There are all sorts of different ways of flying between the UK and Dubai – although fewer direct flights than you might expect. Flying time is around 7hr, with fares starting from around £330. Non-stop flights from Heathrow are currently available with Emirates, British Airways, Virgin Atlantic, and Royal Brunei Airways, while there are all sorts of indirect services with many other carriers. Emirates also runs direct flights to Dubai from London Gatwick, Birmingham, Manchester, Newcastle, and Glasgow.
Emirates also runs a good selection of non-stop flights from North America (some of them code-sharing with JetBlue) including services from New York, Houston, Los Angeles, San Francisco, and Toronto. There are numerous other one- and two-stop options with myriad airlines. From the east coast it’s quickest to fly via Europe, while from the west coast you might do better travelling via Asia. From New York and Toronto, flying time is roughly 13 hr, with fares starting at around $800; from the west coast, count on 16hr flying time, with fares from $1,200.
Travelling overland, options are more limited. The UAE shares its border with Saudi Arabia and Oman. The Saudi border is completely shut to casual Western visitors, although there are numerous crossing points between the UAE and Oman, with visas available on arrival at the border.
Getting to Dubai by sea is another possibility, with increasing numbers of cruises docking at the city.
Dubai is very spread out – well over 20km from top to bottom – and away from the compact old centre you’ll need to use public transport to explore. The city’s plentiful taxis and state-of-the-art new metro provide the staple means of getting around; buses are another option, although generally much less useful. Crossing the Creek, you have a choice between the city’s old-fashioned abras and modern water taxis. There’s a helpful online travel planner available at http://wojhati.rta.ae.
Roads, particularly around the old city, often descend into gridlock during the morning and evening rush-hours – it’s particularlly worth avoiding the bridges across the Creek, which are notorious bottlenecks, and also the road between Dubai and Sharjah.
Opened in late 2009, Dubai’s gleaming modern metro system offers easily the fastest and easiest way of getting around the city. There are two lines: the 52km Red Line and the 22km Green Line; the two lines intersect at Union and BurJuman stations.
The Red Line runs west from the airport to the old city centre before arrowing south alongside Sheikh Zayed Road all the way to Jebel Ali on the far southern edge of the city, with 29 stations en route. Useful stops include Airport Terminal 1 and Airport Terminal 3, Union (for Deira and the Green Line), BurJuman (for Bur Dubai and the Green Line), Emirates Towers and Financial Centre (for northern and southern Sheikh Zayed Road respectively), Burj Khalifa/Dubai Mall, Mall of the Emirates, DAMAC Properties (for Dubai Marina) and Ibn Battuta.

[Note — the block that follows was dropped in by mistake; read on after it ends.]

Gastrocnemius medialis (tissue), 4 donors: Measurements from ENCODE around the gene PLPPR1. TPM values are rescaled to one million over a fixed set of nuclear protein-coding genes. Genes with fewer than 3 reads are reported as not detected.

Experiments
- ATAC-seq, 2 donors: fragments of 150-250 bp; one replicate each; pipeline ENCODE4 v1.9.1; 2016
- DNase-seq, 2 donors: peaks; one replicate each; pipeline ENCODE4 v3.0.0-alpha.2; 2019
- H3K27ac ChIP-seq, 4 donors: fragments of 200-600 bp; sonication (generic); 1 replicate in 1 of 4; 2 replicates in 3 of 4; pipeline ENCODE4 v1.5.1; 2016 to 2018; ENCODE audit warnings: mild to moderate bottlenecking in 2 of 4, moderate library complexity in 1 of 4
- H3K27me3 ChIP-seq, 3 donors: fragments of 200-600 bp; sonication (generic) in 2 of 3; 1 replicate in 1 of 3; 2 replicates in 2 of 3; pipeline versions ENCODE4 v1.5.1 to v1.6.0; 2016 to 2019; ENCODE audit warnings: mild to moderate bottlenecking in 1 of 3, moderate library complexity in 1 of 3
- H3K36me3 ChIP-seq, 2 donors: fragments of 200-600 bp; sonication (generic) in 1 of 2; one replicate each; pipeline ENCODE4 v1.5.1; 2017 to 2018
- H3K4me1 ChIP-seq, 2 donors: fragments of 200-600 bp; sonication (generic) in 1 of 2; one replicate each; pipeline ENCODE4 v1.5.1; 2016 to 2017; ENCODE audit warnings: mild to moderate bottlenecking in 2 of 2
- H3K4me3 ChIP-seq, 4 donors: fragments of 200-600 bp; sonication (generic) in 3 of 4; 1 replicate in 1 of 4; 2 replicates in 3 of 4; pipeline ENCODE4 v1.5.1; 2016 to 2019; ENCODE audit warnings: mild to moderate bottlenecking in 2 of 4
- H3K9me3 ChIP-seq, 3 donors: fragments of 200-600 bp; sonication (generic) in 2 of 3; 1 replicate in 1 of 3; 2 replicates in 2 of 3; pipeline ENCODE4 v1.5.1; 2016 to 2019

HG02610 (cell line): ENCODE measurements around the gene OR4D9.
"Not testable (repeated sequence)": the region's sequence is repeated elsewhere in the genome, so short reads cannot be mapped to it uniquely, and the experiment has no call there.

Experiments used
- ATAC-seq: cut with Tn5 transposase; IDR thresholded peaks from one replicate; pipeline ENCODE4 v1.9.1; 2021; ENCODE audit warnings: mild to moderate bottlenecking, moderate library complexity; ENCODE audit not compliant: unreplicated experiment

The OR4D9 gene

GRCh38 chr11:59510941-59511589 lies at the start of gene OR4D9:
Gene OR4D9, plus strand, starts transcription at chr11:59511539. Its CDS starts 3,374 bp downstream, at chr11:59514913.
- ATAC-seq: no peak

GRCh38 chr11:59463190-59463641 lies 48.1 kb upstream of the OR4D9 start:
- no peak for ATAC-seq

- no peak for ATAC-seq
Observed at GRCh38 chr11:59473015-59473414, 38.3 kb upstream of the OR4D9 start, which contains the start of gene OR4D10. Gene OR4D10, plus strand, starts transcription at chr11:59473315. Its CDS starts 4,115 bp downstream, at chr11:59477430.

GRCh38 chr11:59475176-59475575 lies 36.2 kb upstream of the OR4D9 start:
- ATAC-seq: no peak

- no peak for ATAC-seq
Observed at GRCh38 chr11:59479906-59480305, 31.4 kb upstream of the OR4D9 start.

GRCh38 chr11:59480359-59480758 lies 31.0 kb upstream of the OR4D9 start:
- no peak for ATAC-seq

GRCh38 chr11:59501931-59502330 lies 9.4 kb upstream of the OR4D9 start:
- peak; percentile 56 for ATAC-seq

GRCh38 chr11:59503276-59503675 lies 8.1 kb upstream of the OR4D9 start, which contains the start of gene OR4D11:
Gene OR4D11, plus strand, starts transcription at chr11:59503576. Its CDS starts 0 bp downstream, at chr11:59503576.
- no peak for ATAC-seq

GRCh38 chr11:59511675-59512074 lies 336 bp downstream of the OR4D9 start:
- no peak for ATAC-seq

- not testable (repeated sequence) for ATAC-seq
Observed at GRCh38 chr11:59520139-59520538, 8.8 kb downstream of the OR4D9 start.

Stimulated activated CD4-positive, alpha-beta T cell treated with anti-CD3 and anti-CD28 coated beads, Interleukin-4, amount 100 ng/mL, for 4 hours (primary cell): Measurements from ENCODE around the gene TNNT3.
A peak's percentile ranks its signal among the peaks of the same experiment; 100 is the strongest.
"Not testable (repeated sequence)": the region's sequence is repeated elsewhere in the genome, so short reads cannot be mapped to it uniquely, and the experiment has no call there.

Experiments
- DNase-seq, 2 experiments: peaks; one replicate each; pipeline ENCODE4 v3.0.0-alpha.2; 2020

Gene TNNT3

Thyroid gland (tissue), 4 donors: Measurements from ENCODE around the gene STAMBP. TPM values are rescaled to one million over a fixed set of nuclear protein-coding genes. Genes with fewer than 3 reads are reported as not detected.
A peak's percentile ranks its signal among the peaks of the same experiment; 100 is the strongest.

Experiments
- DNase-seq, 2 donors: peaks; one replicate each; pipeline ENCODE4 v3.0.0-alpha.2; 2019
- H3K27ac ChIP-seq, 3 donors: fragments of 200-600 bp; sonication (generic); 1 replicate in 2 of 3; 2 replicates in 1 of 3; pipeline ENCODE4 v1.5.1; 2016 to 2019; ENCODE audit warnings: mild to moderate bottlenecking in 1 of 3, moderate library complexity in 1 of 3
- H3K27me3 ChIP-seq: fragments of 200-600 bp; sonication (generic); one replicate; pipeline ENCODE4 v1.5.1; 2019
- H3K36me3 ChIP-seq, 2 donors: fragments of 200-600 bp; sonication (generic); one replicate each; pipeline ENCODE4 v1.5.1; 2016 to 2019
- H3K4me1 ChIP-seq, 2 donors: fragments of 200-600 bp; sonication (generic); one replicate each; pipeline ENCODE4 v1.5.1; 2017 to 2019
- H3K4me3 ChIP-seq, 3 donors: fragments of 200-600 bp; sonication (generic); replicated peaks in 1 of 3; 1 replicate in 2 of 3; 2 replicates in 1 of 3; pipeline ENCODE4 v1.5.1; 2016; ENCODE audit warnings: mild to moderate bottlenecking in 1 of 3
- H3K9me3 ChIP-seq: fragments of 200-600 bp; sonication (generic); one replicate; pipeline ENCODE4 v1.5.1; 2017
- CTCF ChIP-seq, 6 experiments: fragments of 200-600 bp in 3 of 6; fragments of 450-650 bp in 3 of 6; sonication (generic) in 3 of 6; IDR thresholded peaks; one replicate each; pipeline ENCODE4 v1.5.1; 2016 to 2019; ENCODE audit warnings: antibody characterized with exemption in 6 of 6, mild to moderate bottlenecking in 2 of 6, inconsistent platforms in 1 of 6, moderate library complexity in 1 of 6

The Green Line starts slightly north of the airport at Etisalat station and loops through the old city centre, terminating at the Creek in Al Jadaf. Useful stations include Union (for Deira and the Red Line), Al Ras (for the Gold Souk and Spice Souk), Al Ghubaiba (for Shindagha), BurJuman (for Bur Dubai and the Red Line) and Oud Metha.
Trains run Sat–Weds roughly 5.30am–midnight, Thurs 5.30am–1am and Fri 10am–1am (the exact times of last trains from various stations vary). There are departures every five to ten minutes. Tickets are issued as part of the Nol scheme. Children under 5 or shorter than 0.9m travel free.
All trains have a more expensive “Gold Class” compartment at either the front or back of the train – these have slightly plusher seating and décor, although the main benefit is that they’re usually fairly empty, meaning that you’re pretty much guaranteed a seat. Fares in Gold Class cost double those of a ride in a standard compartment. All trains also have a dedicated carriage for women and children next to the Gold Class carriage (look for the signs above the platform barriers). Again, these are often significantly less crowded than standard compartments.
For a helpful introduction to the system, pick up a copy of “The Handy Guide to Using Dubai Metro” from any station (or download from www.rta.ae).
DUBAI TRAM AND THE PALM MONORAIL
The sparkling new Dubai Tram has further enhanced travel around the ever-expanding southern city, looping around the Marina and then heading up past the Palm Jumeirah (with the intention of eventually reaching all the way up to the Burj al Arab, although it currently stops a couple of miles short).